Review of Japanese Taiga project 2, Okinawa Trough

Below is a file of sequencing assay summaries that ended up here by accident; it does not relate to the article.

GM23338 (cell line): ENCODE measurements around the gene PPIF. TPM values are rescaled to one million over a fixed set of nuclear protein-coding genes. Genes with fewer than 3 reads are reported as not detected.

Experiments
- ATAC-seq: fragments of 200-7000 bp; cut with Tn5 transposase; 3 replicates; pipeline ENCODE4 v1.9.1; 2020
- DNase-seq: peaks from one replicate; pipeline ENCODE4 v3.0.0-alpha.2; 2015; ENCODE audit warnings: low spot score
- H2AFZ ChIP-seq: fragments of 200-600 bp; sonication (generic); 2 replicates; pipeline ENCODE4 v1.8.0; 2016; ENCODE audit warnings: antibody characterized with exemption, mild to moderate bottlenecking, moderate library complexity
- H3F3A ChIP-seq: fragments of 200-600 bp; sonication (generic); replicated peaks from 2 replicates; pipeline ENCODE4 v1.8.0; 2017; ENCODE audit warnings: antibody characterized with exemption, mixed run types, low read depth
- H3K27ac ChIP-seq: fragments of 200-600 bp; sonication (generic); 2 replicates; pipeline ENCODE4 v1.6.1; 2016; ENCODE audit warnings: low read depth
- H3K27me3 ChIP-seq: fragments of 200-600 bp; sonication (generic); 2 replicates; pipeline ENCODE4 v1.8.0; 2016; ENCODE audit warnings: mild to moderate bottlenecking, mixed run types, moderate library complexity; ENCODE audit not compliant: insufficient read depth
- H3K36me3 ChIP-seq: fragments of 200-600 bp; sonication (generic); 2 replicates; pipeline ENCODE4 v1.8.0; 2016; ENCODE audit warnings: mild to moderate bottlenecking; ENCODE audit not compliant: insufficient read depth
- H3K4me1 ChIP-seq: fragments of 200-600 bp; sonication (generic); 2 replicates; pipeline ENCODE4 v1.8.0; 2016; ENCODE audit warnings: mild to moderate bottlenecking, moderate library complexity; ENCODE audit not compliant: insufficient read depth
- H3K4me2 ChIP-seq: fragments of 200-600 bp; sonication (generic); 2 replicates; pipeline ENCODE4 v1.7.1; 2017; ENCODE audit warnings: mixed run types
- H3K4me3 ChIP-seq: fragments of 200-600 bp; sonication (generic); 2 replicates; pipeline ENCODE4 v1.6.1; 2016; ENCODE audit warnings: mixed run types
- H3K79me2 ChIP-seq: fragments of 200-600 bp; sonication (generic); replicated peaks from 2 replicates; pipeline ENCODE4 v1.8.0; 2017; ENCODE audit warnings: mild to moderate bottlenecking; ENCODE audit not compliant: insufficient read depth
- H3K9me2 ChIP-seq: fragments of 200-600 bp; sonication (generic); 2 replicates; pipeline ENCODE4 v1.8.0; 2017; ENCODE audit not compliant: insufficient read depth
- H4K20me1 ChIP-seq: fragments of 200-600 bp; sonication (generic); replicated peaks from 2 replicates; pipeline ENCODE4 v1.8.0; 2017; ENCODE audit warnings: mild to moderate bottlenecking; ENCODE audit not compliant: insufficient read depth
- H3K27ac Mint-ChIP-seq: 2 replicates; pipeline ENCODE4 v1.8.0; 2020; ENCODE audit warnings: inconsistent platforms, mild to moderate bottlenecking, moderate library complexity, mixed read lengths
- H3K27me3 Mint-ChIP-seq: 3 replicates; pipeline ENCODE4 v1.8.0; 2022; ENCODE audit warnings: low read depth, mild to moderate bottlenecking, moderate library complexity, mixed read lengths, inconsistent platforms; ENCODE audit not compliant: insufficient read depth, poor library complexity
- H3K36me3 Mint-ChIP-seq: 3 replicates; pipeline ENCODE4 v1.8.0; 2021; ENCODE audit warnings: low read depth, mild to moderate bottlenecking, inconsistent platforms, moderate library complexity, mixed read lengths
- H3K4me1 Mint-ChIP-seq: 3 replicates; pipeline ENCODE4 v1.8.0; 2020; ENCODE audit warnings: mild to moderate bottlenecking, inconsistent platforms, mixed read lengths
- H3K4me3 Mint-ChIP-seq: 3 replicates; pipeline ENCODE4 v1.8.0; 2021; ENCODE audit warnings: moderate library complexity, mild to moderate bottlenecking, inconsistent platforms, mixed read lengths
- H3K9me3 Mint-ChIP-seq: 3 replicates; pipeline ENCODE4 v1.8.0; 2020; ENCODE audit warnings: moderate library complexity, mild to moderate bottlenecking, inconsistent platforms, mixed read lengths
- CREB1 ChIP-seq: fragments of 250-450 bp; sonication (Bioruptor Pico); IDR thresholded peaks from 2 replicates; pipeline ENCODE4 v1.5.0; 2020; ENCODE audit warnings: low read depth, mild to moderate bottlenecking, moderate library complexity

The Okinawa Trough is a back-arc basin behind the Ryukyu trench-arc system and located along the eastern margin of the Eurasian continent. Based on geophysical and geological studies, the Okinawa Trough is considered a back-arc basin in the rifting stage. Such a tectonic setting is characterized by development of normal faulting in brittle continental crust and frequent intrusion of a magma, which can be expected to provide favorable environment for development of a hydrothermal system. Sulfide and sulfate mineralization associated with hydrothermal activity has been recognized in 10 hydrothermal fields in the Okinawa Trough. Hydrothermal mineralization recognized in these fields is commonly represented by coexisting occurrence of zinc- and lead-enriched polymetallic sulfides and abundant sulfate minerals. The mineralogy and geochemical signatures present has led researchers to suggest these areas may be a modern analogue for the formation of ancient Kuroko-type volcanogenic massive sulfide (VMS) deposits. Recent seafloor drilling during IODP (Integrated Ocean Drilling Program) Expedition 331 documented the subseafloor hydrothermal system at the Iheya North Knoll. Mineral textures and hydrothermal assemblages present in the drilled cores obtained from a hydrothermal mound in the proximal area are consistent with Kuroko-type mineralization.